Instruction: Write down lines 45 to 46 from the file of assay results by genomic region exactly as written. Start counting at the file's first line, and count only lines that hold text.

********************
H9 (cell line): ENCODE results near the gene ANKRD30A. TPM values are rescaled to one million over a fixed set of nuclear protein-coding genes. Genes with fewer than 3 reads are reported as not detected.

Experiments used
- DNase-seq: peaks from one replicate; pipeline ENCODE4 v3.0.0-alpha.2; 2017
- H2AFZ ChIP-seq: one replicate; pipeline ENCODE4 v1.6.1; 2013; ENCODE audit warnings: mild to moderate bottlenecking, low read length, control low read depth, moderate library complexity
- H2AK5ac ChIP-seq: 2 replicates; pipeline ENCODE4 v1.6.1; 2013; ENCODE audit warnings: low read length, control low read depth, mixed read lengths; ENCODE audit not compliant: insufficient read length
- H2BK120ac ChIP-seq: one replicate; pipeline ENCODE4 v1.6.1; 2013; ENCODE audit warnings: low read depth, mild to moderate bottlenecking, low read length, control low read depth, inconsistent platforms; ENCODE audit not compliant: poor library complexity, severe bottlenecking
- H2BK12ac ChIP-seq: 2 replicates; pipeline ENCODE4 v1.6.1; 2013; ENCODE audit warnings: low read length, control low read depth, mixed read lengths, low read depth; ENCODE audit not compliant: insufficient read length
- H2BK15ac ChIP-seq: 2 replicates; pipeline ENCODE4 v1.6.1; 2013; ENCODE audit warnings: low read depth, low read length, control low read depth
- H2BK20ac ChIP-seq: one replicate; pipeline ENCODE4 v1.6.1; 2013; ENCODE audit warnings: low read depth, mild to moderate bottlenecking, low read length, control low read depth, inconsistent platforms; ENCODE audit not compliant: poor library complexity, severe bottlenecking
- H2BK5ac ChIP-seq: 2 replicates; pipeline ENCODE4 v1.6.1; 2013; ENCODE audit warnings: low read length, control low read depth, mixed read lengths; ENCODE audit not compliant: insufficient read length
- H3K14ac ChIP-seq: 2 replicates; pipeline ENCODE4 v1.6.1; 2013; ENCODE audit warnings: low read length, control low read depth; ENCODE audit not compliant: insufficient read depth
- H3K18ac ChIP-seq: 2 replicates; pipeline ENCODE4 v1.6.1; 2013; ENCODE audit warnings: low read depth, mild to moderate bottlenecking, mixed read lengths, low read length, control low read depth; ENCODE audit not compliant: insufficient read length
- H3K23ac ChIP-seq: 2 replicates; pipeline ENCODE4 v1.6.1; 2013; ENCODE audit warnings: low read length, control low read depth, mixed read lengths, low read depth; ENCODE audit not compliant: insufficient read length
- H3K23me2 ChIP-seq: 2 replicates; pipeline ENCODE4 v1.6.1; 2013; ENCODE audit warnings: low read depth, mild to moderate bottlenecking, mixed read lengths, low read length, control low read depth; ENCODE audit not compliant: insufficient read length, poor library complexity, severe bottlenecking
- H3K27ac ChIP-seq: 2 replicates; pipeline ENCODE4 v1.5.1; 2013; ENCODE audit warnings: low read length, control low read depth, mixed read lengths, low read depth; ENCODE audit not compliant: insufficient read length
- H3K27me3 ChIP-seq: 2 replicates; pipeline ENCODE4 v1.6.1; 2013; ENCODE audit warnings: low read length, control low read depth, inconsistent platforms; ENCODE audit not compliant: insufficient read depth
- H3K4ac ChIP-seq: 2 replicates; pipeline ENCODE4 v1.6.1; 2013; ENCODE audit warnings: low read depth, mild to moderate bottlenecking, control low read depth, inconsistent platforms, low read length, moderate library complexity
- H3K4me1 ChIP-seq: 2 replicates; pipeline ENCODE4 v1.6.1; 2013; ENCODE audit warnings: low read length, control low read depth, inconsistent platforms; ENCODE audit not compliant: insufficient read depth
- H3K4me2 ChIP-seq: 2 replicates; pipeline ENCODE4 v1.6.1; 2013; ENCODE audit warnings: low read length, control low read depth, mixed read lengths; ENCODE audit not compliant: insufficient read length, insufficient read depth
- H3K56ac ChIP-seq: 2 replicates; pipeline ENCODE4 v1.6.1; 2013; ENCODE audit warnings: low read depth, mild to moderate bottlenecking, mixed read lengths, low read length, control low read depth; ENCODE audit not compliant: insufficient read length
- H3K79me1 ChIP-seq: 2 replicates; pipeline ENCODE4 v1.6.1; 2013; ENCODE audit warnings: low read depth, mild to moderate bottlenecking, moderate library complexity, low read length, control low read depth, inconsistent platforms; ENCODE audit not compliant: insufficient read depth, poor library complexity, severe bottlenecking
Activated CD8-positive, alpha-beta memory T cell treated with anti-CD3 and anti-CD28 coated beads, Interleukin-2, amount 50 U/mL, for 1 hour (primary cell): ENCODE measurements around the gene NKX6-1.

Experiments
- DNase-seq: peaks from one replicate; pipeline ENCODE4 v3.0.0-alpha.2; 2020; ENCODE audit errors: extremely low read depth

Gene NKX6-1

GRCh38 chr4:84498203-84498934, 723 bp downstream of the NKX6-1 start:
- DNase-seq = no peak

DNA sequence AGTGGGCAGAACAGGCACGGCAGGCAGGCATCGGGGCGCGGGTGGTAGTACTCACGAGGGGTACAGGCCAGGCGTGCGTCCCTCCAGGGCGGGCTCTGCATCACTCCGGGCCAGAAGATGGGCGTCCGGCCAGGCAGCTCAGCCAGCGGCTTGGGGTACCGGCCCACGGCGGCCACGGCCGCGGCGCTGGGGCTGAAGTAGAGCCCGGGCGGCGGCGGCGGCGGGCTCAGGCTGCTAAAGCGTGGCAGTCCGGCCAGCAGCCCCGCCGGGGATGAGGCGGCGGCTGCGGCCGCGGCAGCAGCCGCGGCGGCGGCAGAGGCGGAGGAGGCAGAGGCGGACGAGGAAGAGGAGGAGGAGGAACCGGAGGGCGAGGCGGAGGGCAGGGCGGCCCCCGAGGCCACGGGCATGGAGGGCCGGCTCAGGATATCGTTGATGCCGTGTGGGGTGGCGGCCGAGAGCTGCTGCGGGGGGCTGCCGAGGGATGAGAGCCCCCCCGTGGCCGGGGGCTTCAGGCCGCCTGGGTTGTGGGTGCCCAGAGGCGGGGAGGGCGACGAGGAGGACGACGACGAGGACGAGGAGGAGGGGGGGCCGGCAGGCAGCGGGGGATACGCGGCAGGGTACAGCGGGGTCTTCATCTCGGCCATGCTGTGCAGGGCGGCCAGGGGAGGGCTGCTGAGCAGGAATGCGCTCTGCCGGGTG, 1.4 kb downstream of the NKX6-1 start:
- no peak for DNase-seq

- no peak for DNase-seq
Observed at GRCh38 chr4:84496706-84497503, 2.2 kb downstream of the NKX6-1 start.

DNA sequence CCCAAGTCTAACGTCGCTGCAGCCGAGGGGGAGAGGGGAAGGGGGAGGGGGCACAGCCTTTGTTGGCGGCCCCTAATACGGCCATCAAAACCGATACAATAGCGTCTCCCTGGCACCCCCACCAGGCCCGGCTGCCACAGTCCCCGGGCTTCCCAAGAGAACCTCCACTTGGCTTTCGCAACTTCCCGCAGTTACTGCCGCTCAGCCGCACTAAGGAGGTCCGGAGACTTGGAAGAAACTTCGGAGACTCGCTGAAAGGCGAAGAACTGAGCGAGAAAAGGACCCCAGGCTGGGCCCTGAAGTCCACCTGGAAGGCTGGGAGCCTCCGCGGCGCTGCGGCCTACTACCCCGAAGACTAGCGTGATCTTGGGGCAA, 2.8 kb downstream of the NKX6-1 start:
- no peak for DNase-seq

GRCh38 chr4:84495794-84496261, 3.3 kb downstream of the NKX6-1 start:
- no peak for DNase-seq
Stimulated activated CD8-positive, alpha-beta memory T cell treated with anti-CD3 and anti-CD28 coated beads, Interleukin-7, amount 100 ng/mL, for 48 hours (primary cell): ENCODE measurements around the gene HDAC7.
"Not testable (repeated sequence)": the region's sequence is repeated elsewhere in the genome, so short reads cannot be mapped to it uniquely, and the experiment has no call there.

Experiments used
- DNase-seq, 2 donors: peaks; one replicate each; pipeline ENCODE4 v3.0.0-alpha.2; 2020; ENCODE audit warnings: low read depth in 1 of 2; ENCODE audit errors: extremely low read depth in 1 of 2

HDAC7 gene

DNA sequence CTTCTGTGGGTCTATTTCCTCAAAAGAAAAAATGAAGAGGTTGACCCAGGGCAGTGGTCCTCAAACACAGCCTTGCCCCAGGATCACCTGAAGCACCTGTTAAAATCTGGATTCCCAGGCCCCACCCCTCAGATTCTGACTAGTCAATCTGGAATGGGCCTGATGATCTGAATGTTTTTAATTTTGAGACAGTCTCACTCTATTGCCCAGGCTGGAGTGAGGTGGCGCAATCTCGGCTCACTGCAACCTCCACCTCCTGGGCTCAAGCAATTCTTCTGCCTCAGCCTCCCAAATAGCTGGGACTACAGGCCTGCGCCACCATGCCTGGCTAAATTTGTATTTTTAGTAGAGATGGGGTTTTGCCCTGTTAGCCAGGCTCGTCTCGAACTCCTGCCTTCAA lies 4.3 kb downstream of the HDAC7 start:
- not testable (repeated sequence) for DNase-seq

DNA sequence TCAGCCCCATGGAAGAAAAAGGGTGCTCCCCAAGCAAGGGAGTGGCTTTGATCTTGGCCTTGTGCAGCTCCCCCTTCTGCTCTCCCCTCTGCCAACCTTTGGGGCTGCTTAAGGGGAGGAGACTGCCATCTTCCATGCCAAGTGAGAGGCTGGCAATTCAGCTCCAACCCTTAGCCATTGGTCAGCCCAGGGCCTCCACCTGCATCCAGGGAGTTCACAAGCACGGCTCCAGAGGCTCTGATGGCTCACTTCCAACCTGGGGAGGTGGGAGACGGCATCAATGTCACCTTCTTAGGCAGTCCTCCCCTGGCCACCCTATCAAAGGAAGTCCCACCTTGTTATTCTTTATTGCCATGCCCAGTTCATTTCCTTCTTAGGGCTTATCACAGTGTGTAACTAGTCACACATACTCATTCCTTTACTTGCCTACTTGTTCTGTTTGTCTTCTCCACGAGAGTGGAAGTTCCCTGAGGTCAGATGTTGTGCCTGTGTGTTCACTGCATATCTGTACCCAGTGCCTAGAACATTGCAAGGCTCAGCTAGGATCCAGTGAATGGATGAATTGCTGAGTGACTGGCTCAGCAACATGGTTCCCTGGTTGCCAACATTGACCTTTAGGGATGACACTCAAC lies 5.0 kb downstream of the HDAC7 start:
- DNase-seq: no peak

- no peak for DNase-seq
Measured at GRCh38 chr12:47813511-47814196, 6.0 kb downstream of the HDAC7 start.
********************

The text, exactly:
- no peak for DNase-seq
Measured at GRCh38 chr12:47813511-47814196, 6.0 kb downstream of the HDAC7 start.